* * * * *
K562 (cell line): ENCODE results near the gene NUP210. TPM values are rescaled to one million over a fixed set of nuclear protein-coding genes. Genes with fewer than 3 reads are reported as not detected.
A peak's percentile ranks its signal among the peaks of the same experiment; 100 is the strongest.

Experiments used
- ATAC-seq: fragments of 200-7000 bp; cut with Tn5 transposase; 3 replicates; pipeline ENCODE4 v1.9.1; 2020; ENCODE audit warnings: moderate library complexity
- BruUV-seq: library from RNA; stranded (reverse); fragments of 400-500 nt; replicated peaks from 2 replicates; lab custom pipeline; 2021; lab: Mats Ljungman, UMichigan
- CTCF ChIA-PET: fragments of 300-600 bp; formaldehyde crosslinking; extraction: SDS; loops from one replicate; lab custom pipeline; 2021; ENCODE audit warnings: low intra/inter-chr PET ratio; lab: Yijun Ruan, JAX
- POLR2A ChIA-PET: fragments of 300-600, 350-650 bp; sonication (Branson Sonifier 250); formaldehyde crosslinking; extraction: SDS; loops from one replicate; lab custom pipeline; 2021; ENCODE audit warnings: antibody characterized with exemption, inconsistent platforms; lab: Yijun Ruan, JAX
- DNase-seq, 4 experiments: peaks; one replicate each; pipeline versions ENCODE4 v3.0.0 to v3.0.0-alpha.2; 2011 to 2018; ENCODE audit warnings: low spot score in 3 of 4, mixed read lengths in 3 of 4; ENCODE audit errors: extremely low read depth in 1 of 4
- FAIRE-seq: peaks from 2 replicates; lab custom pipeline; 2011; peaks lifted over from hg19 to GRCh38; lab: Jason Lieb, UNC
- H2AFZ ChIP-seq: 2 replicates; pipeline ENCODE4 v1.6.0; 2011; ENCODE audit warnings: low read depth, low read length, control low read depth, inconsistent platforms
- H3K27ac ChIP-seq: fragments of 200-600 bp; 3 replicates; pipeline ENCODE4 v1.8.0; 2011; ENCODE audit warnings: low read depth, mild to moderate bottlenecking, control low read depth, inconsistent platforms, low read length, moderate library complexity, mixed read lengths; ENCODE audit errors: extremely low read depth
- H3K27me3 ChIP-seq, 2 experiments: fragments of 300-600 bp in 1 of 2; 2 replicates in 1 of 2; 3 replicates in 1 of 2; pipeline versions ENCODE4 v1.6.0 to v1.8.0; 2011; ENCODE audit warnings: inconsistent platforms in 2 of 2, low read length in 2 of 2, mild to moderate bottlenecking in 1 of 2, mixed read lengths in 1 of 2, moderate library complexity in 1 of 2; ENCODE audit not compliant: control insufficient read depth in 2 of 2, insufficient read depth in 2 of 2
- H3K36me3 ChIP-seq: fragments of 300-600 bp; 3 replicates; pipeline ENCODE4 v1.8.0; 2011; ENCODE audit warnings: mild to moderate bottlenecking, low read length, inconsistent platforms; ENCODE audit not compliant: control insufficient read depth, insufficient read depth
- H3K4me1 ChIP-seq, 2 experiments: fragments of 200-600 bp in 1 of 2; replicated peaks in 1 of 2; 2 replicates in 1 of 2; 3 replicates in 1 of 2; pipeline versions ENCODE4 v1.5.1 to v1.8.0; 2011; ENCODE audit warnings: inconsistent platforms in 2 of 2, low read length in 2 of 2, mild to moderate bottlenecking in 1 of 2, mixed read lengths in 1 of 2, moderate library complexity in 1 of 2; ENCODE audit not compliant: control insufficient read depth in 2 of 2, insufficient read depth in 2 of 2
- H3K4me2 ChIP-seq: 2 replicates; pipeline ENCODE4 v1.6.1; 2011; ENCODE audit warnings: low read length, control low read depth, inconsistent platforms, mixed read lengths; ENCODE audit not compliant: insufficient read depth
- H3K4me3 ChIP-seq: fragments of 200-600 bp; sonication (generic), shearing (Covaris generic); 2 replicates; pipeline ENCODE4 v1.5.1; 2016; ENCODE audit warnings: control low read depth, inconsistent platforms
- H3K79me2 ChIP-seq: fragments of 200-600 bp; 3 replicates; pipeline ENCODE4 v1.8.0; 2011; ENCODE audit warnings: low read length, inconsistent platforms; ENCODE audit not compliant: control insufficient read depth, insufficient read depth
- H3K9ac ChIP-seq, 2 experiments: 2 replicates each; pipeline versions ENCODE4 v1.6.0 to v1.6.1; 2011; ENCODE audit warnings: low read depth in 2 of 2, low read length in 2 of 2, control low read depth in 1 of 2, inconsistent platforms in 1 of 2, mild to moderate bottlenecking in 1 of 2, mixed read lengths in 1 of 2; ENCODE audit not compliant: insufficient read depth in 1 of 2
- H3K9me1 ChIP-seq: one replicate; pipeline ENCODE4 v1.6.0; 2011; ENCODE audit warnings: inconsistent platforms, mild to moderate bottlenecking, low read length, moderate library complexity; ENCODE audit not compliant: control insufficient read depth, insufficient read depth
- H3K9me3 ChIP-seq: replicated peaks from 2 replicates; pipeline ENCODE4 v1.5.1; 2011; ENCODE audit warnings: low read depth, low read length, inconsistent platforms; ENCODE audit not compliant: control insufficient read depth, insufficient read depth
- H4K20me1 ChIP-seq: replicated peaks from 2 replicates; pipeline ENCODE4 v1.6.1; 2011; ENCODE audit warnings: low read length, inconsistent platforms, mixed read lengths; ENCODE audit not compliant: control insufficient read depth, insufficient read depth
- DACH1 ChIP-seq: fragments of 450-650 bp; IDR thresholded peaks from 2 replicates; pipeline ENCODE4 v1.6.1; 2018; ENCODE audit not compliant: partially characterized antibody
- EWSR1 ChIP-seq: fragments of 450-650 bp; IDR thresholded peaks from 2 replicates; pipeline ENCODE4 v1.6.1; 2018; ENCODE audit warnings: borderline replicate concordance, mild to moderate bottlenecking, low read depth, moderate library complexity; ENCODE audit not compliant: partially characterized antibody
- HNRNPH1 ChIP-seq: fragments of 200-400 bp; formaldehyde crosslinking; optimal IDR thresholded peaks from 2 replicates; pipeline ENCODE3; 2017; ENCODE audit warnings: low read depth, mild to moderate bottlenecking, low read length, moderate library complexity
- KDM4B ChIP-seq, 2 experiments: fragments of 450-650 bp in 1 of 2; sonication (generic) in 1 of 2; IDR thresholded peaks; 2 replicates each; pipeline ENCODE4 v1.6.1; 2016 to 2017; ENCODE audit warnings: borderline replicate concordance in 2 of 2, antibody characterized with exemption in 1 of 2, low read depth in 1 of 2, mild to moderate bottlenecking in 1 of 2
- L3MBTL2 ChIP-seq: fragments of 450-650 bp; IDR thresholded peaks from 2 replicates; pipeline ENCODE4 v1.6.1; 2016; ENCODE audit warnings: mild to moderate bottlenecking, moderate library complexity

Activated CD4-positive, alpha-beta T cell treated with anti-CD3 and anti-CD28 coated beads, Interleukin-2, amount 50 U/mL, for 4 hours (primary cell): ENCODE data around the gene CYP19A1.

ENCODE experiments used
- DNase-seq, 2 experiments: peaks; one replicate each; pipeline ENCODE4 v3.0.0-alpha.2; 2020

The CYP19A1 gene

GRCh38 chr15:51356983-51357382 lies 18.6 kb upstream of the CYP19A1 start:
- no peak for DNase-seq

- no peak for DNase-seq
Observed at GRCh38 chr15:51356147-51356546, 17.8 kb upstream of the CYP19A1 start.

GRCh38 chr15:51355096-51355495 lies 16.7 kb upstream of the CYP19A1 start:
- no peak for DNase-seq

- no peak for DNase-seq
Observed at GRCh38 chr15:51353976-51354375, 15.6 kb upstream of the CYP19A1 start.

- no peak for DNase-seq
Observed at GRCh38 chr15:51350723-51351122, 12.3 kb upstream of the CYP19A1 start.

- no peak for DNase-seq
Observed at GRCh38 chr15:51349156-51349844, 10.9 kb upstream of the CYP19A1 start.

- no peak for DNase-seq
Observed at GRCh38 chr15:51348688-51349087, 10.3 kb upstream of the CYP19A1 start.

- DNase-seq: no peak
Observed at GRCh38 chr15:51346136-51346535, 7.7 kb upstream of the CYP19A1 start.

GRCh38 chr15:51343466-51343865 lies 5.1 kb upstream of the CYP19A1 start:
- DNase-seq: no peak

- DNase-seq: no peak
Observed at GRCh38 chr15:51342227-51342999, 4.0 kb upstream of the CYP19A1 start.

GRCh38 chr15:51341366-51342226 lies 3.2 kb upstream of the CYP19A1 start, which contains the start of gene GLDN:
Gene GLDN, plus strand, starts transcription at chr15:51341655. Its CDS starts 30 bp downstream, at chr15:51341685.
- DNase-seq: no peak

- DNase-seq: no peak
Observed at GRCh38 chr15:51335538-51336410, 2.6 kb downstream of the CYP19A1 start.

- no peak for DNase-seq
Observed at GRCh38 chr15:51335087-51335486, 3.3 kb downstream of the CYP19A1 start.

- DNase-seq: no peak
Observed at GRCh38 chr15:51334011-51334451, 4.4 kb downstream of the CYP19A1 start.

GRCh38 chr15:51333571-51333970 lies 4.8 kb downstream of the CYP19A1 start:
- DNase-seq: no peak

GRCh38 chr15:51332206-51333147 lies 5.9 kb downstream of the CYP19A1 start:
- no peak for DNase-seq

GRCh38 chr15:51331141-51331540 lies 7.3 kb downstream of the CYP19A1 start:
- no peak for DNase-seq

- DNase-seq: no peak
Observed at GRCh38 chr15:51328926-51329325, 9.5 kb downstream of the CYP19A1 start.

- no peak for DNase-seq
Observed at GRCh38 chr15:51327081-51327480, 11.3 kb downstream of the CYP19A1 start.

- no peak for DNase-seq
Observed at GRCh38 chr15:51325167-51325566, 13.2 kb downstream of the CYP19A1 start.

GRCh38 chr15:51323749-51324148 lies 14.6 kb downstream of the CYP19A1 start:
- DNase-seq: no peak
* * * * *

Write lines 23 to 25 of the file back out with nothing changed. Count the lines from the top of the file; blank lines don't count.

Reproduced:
- EWSR1 ChIP-seq: fragments of 450-650 bp; IDR thresholded peaks from 2 replicates; pipeline ENCODE4 v1.6.1; 2018; ENCODE audit warnings: borderline replicate concordance, mild to moderate bottlenecking, low read depth, moderate library complexity; ENCODE audit not compliant: partially characterized antibody
- HNRNPH1 ChIP-seq: fragments of 200-400 bp; formaldehyde crosslinking; optimal IDR thresholded peaks from 2 replicates; pipeline ENCODE3; 2017; ENCODE audit warnings: low read depth, mild to moderate bottlenecking, low read length, moderate library complexity
- KDM4B ChIP-seq, 2 experiments: fragments of 450-650 bp in 1 of 2; sonication (generic) in 1 of 2; IDR thresholded peaks; 2 replicates each; pipeline ENCODE4 v1.6.1; 2016 to 2017; ENCODE audit warnings: borderline replicate concordance in 2 of 2, antibody characterized with exemption in 1 of 2, low read depth in 1 of 2, mild to moderate bottlenecking in 1 of 2